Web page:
Joshua Miller has a message for the bullies who teased and taunted him in the schoolyard. That message is, “Thank you.”
Without them, the University of Toronto student says he would not have pushed himself to start Louder Than Noise, a youth-run non-profit organization that brings together marginalized and bullied students from across Ontario.
By the time Miller was in Grade 10, he had already transferred between multiple schools due to incessant bullying. As he went through some dark days, he began writing poems and short stories, and kept a journal. The creative release energized him.
He says his thoughts then went to kids across the country struggling with the same anxiety and pain. Miller created a “poetry wall” on Facebook for student writers and musicians to post and share their art.
“This was something that I wanted to share with other youth… so they could do something that they love while helping themselves out in a supportive community,” Miller told The CJN.
“I figured I would turn something that could be bad, like the Internet, especially with cyberbullying, into a positive thing.”
As Miller, now 19, describes, Louder Than Noise’s role is to “be a peer supportive community for bullied youth and youth who deal with mental health problems like social anxiety and depression.” The youths congregate online and at a few events every year to share their passions, while defying the stigmas and labels they have been associated with.
The name comes from Miller’s vision of a sound that a generation of youth makes that can rise above a singular voice, making a difference in the world.
The Thornhill, Ont. native says he continues to write poetry and short stories – that is, when there is a lag in his schedule. Beyond his work in the honours arts management program at the University of Toronto, where he is learning more about running a non-profit arts-based group like Louder Than Noise, he aspires to go into politics and journalism.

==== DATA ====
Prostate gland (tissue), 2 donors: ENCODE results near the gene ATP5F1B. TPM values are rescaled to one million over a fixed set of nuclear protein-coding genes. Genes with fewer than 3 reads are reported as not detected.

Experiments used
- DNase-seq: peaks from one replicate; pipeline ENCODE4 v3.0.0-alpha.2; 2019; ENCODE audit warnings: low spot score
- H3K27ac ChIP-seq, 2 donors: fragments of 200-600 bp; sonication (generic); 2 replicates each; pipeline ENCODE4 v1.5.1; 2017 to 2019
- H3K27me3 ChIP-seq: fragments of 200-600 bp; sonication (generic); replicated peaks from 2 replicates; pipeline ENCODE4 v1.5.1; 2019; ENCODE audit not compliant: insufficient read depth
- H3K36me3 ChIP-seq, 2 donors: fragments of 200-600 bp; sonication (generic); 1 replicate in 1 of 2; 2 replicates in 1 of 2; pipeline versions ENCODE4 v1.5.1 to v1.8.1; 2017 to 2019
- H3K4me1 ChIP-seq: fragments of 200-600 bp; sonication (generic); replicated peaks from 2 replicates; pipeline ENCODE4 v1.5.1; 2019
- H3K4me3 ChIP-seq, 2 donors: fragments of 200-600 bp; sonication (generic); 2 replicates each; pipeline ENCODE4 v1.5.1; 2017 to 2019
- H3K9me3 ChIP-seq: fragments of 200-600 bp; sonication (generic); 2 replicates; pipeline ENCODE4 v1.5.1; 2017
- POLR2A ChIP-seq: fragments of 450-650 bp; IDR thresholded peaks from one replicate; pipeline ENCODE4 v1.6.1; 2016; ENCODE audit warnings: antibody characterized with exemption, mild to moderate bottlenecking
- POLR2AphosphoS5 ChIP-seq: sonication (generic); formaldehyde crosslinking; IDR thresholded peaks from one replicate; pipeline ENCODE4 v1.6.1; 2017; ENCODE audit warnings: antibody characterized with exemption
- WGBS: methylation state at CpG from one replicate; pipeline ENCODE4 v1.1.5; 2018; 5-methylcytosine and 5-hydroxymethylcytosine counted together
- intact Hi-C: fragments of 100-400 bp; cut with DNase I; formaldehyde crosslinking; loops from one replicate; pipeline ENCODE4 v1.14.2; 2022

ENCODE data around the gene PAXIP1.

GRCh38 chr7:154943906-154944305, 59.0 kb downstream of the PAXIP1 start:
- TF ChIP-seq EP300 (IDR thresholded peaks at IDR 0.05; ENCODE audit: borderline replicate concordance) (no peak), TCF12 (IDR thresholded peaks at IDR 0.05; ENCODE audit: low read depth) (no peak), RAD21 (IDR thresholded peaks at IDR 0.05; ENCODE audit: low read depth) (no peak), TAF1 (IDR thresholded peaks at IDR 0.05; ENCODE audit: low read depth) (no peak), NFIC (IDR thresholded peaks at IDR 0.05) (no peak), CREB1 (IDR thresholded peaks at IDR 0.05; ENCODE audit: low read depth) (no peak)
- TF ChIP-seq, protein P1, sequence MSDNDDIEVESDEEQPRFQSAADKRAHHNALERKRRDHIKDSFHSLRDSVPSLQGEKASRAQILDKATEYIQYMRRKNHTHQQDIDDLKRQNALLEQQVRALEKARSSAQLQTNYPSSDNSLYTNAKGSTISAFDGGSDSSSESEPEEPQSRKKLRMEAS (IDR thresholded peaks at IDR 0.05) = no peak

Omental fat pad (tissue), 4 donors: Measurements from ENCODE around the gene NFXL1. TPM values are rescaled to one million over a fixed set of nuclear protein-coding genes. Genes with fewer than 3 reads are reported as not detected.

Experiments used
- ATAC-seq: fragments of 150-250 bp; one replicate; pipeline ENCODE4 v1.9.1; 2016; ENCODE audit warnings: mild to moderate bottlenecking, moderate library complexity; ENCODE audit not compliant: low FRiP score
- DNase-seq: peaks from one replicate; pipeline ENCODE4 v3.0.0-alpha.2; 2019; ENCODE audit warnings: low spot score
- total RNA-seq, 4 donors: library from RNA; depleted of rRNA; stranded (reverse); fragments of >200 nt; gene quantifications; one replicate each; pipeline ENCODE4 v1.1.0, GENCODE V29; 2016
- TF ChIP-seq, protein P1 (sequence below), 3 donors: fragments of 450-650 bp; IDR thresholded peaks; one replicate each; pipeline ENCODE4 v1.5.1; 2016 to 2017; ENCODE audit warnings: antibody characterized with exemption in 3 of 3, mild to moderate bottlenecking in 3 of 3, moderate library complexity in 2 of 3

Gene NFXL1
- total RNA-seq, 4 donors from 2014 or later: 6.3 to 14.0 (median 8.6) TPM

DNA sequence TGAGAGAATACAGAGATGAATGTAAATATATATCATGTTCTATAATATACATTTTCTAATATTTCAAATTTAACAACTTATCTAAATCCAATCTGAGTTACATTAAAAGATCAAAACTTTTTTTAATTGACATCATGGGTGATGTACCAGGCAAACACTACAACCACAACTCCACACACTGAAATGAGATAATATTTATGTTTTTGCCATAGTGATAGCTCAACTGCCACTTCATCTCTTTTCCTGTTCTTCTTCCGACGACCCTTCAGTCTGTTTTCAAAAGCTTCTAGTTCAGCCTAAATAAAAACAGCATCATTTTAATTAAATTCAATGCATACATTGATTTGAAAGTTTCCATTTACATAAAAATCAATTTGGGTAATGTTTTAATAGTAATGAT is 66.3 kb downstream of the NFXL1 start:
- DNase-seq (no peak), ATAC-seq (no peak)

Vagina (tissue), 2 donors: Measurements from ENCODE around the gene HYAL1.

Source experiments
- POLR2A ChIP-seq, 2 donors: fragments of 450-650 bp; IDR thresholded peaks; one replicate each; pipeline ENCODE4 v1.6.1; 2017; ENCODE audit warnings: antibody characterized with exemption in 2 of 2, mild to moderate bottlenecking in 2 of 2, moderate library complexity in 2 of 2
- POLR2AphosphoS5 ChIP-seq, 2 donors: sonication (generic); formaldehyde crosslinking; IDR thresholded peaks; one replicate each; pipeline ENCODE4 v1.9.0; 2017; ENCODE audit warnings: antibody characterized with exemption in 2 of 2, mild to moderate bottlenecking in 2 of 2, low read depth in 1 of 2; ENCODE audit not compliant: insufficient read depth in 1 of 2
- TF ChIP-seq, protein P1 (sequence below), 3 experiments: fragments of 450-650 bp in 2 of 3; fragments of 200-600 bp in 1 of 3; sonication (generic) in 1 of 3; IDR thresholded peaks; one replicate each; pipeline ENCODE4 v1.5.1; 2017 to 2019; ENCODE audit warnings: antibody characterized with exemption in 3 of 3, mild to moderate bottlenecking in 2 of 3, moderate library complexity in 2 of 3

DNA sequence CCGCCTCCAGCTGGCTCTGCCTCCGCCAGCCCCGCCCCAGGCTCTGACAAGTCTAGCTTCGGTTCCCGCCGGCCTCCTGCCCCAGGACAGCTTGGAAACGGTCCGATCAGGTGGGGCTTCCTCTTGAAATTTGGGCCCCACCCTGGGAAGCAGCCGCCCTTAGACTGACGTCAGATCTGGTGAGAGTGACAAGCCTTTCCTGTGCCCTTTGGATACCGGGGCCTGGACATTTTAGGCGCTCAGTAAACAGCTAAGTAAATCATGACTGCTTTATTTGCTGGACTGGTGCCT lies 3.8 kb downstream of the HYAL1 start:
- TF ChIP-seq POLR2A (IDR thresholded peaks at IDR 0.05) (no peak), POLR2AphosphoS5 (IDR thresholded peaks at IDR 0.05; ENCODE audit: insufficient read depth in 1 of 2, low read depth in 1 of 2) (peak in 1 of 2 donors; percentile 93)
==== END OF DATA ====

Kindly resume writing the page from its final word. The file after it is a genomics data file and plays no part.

“The idea of politics and getting involved, being at the helm of making change happen… that would be a tremendous achievement and honour to be able to have,” he says. Miller credits a year he spent as a City Youth Councillor, representing young people from Scarborough East, as a big learning experience.
Even though he has a learning disability, Miller finished high school as an Ontario Scholar. In 2013, Youth in Motion selected him as one of Canada’s Top 20 Under 20 for his work with Louder Than Noise and more than 500 hours of community service.
Miller says that the organization’s goals were also the result of his parents, who instilled Jewish values of tzedakah and tikkun olam within him.
“I want to do as much good for the Jewish community as I possibly can,” he says. “I was raised to have those values in my life, to use them whenever I can and to always be kind… to always help out.”
Miller says that Louder Than Noise has become a second family to him. Still serving as the group’s executive director, he is now establishing a chapter at the University of Toronto’s Scarborough campus, for next year.
In March, he will host the next Louder Than Noise event. Then, Miller hopes to begin a speaker series in which an inspiring community figure, like a head of a non-profit organization, can engage and motivate youths to be leaders. He says he imagines that these talks could be like Inside the Actors Studio interviews, except with community leaders instead of movie stars.
So, now that Miller has stood up for himself, defying the bullies, what advice does he have for students going through a similar struggle or strain?
“Just know that there are people out there going through the exact same thing as you,” he says. “Although I do not know you, I love you very much and I don’t like to see you struggle in this hard place that you’re in. I know that you can push on and you have the power to do so.
“There’s always someone out there who wants to listen. Never think that you’re alone in this.”
The volume of a statement like that just cannot go quietly.
To find out more, visit louderthannoise.com.